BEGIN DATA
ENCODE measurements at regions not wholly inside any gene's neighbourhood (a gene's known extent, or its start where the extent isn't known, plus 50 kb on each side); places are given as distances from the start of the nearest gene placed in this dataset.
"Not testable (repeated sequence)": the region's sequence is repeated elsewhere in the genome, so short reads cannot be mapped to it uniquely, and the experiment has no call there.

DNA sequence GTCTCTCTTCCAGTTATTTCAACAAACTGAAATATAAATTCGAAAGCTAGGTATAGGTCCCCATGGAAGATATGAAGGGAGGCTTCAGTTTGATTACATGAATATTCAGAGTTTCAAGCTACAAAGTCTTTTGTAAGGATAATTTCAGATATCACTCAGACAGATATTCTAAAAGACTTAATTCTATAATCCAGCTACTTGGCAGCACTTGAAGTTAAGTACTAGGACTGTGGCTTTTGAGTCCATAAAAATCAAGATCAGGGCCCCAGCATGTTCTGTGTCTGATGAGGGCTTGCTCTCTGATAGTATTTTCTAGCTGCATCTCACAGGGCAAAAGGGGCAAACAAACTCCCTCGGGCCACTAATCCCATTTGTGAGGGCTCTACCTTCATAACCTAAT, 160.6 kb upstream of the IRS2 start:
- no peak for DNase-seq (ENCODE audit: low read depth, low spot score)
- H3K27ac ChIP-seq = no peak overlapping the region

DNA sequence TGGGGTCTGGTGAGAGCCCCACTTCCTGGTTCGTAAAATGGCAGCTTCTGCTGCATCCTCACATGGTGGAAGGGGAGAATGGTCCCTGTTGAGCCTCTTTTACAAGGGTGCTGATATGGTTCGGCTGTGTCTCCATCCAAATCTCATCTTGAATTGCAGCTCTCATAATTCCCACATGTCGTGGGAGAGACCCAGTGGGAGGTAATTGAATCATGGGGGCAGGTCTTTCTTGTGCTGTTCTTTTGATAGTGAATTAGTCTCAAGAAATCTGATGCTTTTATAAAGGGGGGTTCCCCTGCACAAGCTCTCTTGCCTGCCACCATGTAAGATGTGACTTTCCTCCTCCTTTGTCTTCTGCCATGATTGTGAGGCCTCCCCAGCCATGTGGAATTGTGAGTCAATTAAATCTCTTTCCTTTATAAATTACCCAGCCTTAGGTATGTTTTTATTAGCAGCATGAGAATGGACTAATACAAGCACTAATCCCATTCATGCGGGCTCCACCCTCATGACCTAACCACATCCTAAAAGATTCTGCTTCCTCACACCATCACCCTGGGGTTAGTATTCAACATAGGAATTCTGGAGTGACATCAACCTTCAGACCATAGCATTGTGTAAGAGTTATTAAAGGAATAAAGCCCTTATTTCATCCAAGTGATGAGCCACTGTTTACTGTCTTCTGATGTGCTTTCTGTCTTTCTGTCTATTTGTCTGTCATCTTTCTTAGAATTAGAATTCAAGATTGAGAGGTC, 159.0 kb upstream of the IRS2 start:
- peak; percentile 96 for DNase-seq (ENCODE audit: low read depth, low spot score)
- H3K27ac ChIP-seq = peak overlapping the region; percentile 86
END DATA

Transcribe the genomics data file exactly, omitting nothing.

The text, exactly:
ENCODE measurements at regions not wholly inside any gene's neighbourhood (a gene's known extent, or its start where the extent isn't known, plus 50 kb on each side); places are given as distances from the start of the nearest gene placed in this dataset.
"Not testable (repeated sequence)": the region's sequence is repeated elsewhere in the genome, so short reads cannot be mapped to it uniquely, and the experiment has no call there.

DNA sequence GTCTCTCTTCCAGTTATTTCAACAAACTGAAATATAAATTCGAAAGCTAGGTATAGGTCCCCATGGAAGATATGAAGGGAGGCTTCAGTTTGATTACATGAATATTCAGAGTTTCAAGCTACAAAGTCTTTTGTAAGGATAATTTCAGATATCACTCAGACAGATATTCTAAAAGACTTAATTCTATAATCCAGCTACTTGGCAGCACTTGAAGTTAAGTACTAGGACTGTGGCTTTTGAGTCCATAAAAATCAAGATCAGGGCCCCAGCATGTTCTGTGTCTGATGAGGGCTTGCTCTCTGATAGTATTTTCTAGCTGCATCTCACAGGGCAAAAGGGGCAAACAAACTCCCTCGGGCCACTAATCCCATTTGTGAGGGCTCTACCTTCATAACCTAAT, 160.6 kb upstream of the IRS2 start:
- no peak for DNase-seq (ENCODE audit: low read depth, low spot score)
- H3K27ac ChIP-seq = no peak overlapping the region

DNA sequence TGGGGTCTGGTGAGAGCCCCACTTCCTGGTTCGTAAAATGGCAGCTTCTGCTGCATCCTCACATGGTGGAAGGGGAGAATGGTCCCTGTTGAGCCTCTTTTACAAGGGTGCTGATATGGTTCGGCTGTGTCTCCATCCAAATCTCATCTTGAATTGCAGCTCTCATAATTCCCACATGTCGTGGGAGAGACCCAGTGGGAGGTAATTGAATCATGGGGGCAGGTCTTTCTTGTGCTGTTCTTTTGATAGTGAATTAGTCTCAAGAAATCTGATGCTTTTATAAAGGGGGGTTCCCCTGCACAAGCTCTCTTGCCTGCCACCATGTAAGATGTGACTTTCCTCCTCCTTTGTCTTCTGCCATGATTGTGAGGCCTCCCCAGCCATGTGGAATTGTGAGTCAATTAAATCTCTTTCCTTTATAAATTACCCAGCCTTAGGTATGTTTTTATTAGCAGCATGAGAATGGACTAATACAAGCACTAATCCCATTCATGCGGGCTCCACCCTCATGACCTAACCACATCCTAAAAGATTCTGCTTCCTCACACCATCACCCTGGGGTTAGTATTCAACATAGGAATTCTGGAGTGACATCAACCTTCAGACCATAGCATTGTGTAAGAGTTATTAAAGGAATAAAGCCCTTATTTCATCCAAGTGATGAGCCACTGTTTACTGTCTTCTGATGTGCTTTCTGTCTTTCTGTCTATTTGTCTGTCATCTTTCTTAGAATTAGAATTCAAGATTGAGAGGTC, 159.0 kb upstream of the IRS2 start:
- peak; percentile 96 for DNase-seq (ENCODE audit: low read depth, low spot score)
- H3K27ac ChIP-seq = peak overlapping the region; percentile 86